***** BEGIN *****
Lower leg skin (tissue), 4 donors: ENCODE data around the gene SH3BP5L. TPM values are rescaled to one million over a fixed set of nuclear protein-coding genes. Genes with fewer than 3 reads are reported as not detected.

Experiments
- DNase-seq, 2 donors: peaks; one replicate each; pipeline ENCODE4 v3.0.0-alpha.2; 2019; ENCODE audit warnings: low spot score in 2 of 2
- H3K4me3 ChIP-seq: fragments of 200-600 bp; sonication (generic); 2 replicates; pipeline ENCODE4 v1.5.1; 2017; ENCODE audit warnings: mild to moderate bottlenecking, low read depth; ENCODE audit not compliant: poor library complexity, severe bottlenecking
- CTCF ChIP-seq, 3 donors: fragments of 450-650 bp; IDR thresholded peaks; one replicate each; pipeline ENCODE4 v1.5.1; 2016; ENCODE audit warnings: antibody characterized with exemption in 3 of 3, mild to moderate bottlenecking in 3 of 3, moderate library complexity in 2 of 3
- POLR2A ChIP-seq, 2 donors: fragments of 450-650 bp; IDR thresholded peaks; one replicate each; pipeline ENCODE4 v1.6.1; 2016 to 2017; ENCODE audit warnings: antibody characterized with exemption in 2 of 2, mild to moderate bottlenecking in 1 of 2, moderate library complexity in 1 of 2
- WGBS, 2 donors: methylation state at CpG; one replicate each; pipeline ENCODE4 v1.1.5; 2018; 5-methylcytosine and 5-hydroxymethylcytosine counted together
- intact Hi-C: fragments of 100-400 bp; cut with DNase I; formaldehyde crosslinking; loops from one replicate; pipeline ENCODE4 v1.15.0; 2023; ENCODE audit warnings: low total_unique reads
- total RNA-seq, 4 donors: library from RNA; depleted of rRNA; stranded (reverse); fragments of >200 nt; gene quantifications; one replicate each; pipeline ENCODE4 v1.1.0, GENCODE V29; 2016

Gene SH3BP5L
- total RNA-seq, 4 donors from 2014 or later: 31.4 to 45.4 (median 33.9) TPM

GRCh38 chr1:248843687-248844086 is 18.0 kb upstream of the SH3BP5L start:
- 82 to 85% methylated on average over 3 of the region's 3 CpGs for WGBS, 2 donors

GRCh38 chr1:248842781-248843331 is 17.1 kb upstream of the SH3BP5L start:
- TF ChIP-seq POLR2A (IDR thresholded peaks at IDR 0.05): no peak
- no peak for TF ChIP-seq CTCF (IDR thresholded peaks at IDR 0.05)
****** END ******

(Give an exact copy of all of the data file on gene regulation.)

Lower leg skin (tissue), 4 donors: ENCODE data around the gene SH3BP5L. TPM values are rescaled to one million over a fixed set of nuclear protein-coding genes. Genes with fewer than 3 reads are reported as not detected.

Experiments
- DNase-seq, 2 donors: peaks; one replicate each; pipeline ENCODE4 v3.0.0-alpha.2; 2019; ENCODE audit warnings: low spot score in 2 of 2
- H3K4me3 ChIP-seq: fragments of 200-600 bp; sonication (generic); 2 replicates; pipeline ENCODE4 v1.5.1; 2017; ENCODE audit warnings: mild to moderate bottlenecking, low read depth; ENCODE audit not compliant: poor library complexity, severe bottlenecking
- CTCF ChIP-seq, 3 donors: fragments of 450-650 bp; IDR thresholded peaks; one replicate each; pipeline ENCODE4 v1.5.1; 2016; ENCODE audit warnings: antibody characterized with exemption in 3 of 3, mild to moderate bottlenecking in 3 of 3, moderate library complexity in 2 of 3
- POLR2A ChIP-seq, 2 donors: fragments of 450-650 bp; IDR thresholded peaks; one replicate each; pipeline ENCODE4 v1.6.1; 2016 to 2017; ENCODE audit warnings: antibody characterized with exemption in 2 of 2, mild to moderate bottlenecking in 1 of 2, moderate library complexity in 1 of 2
- WGBS, 2 donors: methylation state at CpG; one replicate each; pipeline ENCODE4 v1.1.5; 2018; 5-methylcytosine and 5-hydroxymethylcytosine counted together
- intact Hi-C: fragments of 100-400 bp; cut with DNase I; formaldehyde crosslinking; loops from one replicate; pipeline ENCODE4 v1.15.0; 2023; ENCODE audit warnings: low total_unique reads
- total RNA-seq, 4 donors: library from RNA; depleted of rRNA; stranded (reverse); fragments of >200 nt; gene quantifications; one replicate each; pipeline ENCODE4 v1.1.0, GENCODE V29; 2016

Gene SH3BP5L
- total RNA-seq, 4 donors from 2014 or later: 31.4 to 45.4 (median 33.9) TPM

GRCh38 chr1:248843687-248844086 is 18.0 kb upstream of the SH3BP5L start:
- 82 to 85% methylated on average over 3 of the region's 3 CpGs for WGBS, 2 donors

GRCh38 chr1:248842781-248843331 is 17.1 kb upstream of the SH3BP5L start:
- TF ChIP-seq POLR2A (IDR thresholded peaks at IDR 0.05): no peak
- no peak for TF ChIP-seq CTCF (IDR thresholded peaks at IDR 0.05)